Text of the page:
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Peel Thunder was coming off a 2019 season to forget in the WAFLW, winning just a solitary game for the whole year.

The following season would be Roberts’ first at the top level of WA footy, and it was a daunting experience for the 15-year-old. She would be stepping into an open-age competition for the first time in her career.

“I was super nervous,” she admitted.

“I was used to playing with girls my age, and I’m quite tall for my age so I was used to playing with girls a bit smaller than me.

“And also playing with boys, I was always comfortable playing with the boys when I was younger.

“They hadn’t hit puberty anyway so it wasn’t too bad!,” Roberts laughed.

“So playing WAFL was a huge step up because they’re a lot stronger and quicker and I definitely wasn’t expecting it. But I think I’ve got [sic] used to it now.”

Peel would go on to win the competition and Roberts starred for the side after debuting in round four.

She helped carry Peel through the Preliminary Final and into a maiden Grand Final berth. With a kick the difference in the final term against reigning Premiers East Fremantle, Roberts took control of the game. Her first goal was a booming kick from 40 metres for Peel to extend its slim margin.

Roberts wasn’t done there. Just minutes after her first goal, the starlet swooped on the ball at the forward flank, before snapping across her body from just inside the 50 metre arc under immense pressure. The ball curled through the big sticks and her teammates erupted in celebration.

It was a five minute period of play that the 15-year-old completely dominated. When the game was on the line, she stepped up for her side.

One of Ella Roberts’ two goals in the final term. Supplied: Ella Roberts

After suffering a slim 6-point defeat to Subiaco in the qualifying final, the teams would meet again in the Grand Final.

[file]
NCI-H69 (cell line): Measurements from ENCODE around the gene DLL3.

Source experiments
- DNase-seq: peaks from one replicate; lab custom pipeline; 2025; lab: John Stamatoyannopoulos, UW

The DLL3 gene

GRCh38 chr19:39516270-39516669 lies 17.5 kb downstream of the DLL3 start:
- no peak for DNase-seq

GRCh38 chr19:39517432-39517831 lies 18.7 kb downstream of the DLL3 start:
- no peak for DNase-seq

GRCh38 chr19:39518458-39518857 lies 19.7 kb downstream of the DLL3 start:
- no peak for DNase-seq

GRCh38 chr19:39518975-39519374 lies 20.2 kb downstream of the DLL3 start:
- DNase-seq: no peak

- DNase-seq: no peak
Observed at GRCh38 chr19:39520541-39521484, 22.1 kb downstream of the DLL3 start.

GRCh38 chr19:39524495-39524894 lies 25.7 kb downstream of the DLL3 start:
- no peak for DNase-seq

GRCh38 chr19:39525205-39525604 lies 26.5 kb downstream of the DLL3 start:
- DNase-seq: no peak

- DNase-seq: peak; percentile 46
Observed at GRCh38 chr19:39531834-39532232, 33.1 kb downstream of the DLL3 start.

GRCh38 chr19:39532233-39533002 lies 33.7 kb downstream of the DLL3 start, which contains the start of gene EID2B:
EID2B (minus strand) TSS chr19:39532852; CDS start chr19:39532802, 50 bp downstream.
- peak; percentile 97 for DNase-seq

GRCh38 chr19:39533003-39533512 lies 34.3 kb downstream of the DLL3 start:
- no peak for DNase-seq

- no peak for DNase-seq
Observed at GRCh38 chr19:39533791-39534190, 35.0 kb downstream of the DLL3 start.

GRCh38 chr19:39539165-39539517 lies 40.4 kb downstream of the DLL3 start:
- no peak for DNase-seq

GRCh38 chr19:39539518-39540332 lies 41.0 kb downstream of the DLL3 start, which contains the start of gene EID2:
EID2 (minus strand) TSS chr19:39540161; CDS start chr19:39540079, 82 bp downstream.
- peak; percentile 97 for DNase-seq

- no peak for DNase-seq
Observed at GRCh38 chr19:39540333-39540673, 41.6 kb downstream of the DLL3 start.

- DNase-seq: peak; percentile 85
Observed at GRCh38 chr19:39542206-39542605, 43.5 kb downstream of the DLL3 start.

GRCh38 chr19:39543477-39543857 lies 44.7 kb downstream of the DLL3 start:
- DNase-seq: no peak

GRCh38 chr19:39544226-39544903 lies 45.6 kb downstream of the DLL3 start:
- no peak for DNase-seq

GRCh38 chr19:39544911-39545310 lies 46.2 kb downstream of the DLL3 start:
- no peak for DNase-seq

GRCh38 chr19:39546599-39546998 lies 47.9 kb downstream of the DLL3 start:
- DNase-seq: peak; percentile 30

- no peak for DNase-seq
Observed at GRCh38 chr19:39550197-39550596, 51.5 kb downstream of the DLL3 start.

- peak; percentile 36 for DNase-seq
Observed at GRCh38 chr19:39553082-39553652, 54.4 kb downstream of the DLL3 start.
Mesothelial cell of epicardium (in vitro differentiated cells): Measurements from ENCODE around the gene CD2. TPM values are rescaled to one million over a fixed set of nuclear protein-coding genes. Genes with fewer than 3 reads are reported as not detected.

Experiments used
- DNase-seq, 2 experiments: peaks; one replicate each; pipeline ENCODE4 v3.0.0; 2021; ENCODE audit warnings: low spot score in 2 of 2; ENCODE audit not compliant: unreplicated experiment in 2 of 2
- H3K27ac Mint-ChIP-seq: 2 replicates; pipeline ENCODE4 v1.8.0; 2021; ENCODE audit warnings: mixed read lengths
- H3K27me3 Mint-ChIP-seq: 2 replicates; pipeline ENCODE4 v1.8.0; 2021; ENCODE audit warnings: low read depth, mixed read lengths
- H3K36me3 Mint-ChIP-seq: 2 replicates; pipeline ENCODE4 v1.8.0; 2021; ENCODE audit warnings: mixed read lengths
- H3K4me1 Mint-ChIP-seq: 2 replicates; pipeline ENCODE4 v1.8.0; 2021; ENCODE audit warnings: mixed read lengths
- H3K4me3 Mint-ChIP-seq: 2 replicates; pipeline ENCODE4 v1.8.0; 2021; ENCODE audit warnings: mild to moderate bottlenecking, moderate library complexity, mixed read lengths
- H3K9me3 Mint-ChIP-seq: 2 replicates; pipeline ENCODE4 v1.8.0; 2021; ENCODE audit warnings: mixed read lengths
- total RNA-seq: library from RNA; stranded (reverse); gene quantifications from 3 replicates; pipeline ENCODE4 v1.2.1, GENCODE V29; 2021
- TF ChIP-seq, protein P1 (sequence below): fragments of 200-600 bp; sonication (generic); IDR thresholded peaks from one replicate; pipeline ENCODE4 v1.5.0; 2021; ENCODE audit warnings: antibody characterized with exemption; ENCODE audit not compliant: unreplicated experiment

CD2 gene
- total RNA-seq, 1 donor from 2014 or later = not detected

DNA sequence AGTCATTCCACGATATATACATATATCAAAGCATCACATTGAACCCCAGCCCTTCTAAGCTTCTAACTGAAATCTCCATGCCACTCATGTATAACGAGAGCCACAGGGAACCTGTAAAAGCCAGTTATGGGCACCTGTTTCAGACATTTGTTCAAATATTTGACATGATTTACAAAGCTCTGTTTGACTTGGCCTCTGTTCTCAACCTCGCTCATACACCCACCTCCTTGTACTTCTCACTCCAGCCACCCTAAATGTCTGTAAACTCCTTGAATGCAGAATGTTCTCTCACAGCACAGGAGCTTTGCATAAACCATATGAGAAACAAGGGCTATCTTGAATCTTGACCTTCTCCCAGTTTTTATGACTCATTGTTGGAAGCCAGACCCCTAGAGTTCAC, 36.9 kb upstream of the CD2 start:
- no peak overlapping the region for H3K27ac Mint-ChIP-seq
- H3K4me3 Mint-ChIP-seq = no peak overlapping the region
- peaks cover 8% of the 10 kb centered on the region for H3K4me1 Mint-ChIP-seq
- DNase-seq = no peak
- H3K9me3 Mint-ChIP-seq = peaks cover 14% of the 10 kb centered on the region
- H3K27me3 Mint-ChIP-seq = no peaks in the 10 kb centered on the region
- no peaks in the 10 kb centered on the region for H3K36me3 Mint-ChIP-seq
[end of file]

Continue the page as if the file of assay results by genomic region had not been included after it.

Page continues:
This time, Peel was out for redemption. And once again, it was Roberts who would deliver a stunning sequence in the second quarter to shock the minor premiers.

Subiaco had only lost one game for the 2020 season, but containing Roberts proved a bridge too far in the Grand Final.

“I felt like I was making a big impact on the game, which was really good, and it just made me love footy even more,” she said.

“Playing forward was good for me, I’m not too bad of a mark and it helped when it was a contested ball so I could bring it to the ground if I didn’t mark it.

“Plus I’m not too bad of a set shot as well.”

Ella Roberts’ purple patch of two calmly taken set shots from 40 metres out was the catalyst for Peel’s underdog victory.

Lining up at centre-half forward for the day, she was the only multiple goal-kicker for the Thunder. Once her job up forward was done, she moved into the middle to ice the game in the last quarter. Multiple smothers and goal-saving tackles from one of the youngest players on the field helped Peel hold on to record a memorable 15-point victory.

Peel’s fairy-tale run from wooden spooners to premiers in 12 months had come to fruition.

“That was probably when I worked out I could do it,” Roberts said.

Peel Thunder enjoyed a fairy-tale run to the flag in 2020. Photo: Peel Thunder FC

Stay tuned to The Inner Sanctum for part two of our interview with Ella Roberts.